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Research Papers

Hot-Film Measurements on a Low Pressure Turbine Linear Cascade With Bypass Transition

[+] Author and Article Information
Reinaldo A. Gomes

Mem. ASME
Institute of Jet Propulsion,
University of the German
Federal Armed Forces Munich,
Neubiberg 85577, Germany
e-mail: reinaldo.gomes@unibw.de

Stephan Stotz

Institute of Jet Propulsion,
University of the German
Federal Armed Forces Munich,
Neubiberg 85577, Germany
e-mail: stephan.stotz@unibw.de

Franz Blaim

Institute of Jet Propulsion,
University of the German
Federal Armed Forces Munich,
Neubiberg 85577, Germany
e-mail: franz.blaim@unibw.de

Reinhard Niehuis

Professor
Mem. ASME
Institute of Jet Propulsion,
University of the German
Federal Armed Forces Munich,
Neubiberg 85577, Germany
e-mail: reinhard.niehuis@unibw.de

1Corresponding author.

Contributed by the International Gas Turbine Institute (IGTI) of ASME for publication in the JOURNAL OF TURBOMACHINERY. Manuscript received January 21, 2015; final manuscript received January 26, 2015; published online March 24, 2015. Editor: Ronald Bunker.

J. Turbomach 137(9), 091007 (Sep 01, 2015) (11 pages) Paper No: TURBO-15-1016; doi: 10.1115/1.4029967 History: Received January 21, 2015; Revised January 26, 2015; Online March 24, 2015

Transition of the state of the boundary layer from laminar to turbulent plays an important role in the aerodynamic loss generation on turbine airfoils. An accurate simulation of the transition process and of the state of the boundary layer is therefore crucial for prediction of the aerodynamic efficiency of components in rotating machines. A lot of the research in the past years dealt with the transition over laminar separation bubbles, especially concerning flows in low pressure turbines (LPTs) of air jet engines. Nevertheless, bypass transition is also frequent in turbomachines at higher Reynolds numbers as well as for properly designed profiles. Compared with transition over a laminar separation bubble, a bypass transition is experimentally much more difficult to detect with standard measurement techniques. In such cases it becomes necessary to use more sophisticated techniques, such as hot-film anemometry, hot wires, or Preston probes in order to obtain accurate information on the state of the boundary layer. The study presented is carried out using a linear cascade with a LPT blade profile with strong front loading and gentle flow deceleration at the rear suction side of the blade. Measurements were performed at the high-speed cascade wind tunnel of the Institute of Jet Propulsion at engine relevant Mach and Reynolds numbers. Emphasis is put on the evaluation of the different transition processes at midspan and its influence on profile losses. The data postprocessing was adapted for compressible flows, which allows a more accurate determination of the transition area as well as qualitatively better distributions of the wall shear stress. Finally, comparisons with simulations, using computational fluid dynamics (CFD) tools, are performed and fields for improvement of the turbulence and transition models are identified.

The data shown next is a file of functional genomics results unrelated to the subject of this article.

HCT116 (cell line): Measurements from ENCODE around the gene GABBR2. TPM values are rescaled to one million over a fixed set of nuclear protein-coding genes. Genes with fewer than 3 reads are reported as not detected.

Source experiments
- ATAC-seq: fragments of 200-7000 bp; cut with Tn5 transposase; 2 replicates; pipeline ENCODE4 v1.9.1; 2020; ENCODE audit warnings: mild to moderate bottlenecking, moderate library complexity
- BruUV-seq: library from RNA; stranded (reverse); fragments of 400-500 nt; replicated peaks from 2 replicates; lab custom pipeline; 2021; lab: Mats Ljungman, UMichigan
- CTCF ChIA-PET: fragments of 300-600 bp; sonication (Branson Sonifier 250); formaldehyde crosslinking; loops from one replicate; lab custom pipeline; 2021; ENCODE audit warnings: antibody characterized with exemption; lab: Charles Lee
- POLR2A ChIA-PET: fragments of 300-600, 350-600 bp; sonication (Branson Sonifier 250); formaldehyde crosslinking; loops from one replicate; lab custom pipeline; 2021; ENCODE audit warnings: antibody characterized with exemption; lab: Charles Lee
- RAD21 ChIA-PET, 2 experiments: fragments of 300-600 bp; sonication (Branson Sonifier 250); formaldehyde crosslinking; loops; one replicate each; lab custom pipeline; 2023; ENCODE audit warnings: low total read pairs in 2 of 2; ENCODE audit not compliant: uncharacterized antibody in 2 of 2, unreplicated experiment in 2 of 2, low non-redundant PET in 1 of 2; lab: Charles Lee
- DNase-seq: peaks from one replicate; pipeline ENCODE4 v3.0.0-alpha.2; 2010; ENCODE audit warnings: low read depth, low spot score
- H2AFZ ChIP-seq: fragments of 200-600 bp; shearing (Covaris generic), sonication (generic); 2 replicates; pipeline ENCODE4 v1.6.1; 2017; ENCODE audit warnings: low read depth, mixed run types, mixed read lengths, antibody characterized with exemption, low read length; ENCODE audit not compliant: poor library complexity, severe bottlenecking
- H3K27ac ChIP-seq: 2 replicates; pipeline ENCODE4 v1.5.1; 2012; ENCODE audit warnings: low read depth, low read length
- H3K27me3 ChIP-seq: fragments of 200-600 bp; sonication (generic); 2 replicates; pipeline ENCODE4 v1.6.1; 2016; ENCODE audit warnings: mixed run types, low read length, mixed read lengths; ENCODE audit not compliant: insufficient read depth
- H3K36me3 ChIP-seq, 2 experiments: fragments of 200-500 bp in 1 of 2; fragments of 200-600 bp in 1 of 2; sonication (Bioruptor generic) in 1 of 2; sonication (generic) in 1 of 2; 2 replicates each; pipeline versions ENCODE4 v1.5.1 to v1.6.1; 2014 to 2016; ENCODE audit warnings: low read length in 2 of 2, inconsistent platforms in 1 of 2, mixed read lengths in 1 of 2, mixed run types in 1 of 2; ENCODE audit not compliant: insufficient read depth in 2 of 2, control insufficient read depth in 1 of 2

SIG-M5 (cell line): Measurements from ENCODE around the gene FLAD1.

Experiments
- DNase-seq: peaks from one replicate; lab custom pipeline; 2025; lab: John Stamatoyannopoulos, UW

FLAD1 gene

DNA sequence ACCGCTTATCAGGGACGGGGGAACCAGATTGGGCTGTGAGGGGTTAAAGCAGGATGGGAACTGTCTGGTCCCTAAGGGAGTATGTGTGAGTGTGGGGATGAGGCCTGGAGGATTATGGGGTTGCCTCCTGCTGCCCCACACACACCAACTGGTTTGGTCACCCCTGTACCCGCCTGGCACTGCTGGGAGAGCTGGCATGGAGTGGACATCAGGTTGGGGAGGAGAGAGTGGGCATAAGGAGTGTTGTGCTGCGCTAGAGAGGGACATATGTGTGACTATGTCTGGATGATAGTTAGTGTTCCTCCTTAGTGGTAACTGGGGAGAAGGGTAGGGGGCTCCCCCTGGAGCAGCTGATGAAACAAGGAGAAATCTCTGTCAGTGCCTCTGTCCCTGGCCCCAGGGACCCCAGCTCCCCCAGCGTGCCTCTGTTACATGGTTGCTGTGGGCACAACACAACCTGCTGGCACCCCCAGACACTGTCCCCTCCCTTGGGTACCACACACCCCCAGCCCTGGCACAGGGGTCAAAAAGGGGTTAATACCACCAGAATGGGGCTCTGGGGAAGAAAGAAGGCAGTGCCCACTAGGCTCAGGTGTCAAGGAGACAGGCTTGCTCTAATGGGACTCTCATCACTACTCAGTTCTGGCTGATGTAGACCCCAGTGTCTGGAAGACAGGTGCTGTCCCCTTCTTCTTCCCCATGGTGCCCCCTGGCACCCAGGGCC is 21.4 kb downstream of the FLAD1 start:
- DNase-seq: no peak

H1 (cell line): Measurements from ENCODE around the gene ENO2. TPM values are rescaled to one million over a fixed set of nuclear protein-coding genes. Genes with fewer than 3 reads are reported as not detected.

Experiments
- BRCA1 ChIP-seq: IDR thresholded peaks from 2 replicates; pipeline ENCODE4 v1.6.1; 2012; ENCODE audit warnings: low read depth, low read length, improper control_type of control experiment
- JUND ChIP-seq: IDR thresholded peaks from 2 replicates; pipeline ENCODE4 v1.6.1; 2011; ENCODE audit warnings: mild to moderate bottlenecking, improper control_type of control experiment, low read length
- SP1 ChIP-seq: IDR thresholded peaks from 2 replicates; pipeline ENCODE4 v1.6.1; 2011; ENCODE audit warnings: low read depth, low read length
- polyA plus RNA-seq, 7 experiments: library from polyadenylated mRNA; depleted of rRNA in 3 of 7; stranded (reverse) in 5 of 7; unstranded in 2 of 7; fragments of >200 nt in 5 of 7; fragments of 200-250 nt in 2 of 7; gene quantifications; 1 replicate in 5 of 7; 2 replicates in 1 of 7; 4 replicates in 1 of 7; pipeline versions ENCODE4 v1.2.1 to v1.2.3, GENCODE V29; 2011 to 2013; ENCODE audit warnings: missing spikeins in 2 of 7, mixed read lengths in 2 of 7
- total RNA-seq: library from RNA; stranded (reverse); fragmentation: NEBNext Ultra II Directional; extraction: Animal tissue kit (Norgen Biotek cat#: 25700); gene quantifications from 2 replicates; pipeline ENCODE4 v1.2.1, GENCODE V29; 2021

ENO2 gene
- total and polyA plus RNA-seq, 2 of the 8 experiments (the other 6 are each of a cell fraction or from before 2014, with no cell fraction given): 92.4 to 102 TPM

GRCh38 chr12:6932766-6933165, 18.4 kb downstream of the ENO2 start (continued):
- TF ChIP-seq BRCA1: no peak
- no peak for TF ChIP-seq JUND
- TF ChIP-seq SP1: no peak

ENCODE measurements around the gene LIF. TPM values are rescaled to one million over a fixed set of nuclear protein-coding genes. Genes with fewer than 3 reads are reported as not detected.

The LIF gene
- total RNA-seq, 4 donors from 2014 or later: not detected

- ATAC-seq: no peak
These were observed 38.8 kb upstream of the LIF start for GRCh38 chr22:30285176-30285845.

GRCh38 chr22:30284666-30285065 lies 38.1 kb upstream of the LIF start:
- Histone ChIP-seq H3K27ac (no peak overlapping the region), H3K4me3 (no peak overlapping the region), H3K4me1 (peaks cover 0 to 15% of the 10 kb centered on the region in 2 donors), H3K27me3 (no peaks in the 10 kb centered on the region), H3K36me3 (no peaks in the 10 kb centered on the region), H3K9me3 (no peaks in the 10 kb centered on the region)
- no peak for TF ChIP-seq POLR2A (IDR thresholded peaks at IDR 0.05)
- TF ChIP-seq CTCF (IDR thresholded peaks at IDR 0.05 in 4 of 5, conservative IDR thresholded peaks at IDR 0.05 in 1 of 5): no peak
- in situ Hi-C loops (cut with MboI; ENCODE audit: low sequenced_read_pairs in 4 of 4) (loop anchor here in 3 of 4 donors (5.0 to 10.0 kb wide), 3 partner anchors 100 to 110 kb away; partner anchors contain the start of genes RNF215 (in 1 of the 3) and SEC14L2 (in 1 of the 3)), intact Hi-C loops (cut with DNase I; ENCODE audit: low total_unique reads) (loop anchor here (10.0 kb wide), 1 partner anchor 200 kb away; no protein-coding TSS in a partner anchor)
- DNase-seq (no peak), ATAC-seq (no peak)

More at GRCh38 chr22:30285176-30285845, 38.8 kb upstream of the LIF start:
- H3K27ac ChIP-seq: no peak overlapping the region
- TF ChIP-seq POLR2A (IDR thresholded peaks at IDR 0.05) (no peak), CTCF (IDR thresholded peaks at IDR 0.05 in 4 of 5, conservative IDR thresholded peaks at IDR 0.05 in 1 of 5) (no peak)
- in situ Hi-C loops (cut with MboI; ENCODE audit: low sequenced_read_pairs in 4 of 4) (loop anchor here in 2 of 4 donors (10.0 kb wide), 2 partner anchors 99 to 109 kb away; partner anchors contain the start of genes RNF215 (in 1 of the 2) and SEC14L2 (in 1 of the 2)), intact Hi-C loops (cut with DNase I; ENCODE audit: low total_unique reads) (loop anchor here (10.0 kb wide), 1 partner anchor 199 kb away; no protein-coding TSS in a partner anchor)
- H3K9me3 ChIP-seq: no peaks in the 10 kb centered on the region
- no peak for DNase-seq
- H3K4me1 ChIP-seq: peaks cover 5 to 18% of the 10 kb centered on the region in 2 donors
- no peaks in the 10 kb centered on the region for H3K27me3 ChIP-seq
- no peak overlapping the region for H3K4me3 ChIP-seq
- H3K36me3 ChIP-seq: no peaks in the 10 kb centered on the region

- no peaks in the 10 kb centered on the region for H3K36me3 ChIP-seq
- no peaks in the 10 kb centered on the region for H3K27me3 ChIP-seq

Copyright © 2015 by ASME
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Figures

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Fig. 1

The high-speed cascade wind tunnel

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Fig. 2

Typical histograms of the voltage deviation for laminar, transitional, and turbulent boundary layer flow

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Fig. 3

Static pressure distribution on the suction side at different Reynolds numbers

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Fig. 4

Scaled QWSS on the suction side for all Reynolds numbers

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Fig. 5

QWSSc, rms(e), and skew(e) on the suction side for Re2,s=40,000

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Fig. 6

QWSSc, rms(e), and skew(e) on the suction side for Re2,s = 400,000

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Fig. 7

Intermittency in the transition zone for all investigated Reynolds numbers

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Fig. 8

Relative velocity in boundary layer on suction side at trailing edge

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Fig. 9

Energy density spectrum on different positions for Re2,s = 400,000

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Fig. 10

Energy density spectrum on different positions for Re2,s=40,000

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Fig. 11

Comparison of CFD with experiments of the static pressure distribution on the suction side

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Fig. 12

QWSS and numerically evaluated wall shear stress at Re2,s = 400,000

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Fig. 13

rms(e) from experiment and turbulence kinetic energy at the wall from CFD at Re2,s = 400,000

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Fig. 14

QWSS and numerically evaluated shear stress at Re2,s=40,000

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Fig. 15

rms(e) from experiment and turbulence kinetic energy at the wall from CFD at Re2,s=40,000

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Fig. 16

Profile loss normalized by values at Re2,s = 400,000 as function of the Reynolds number

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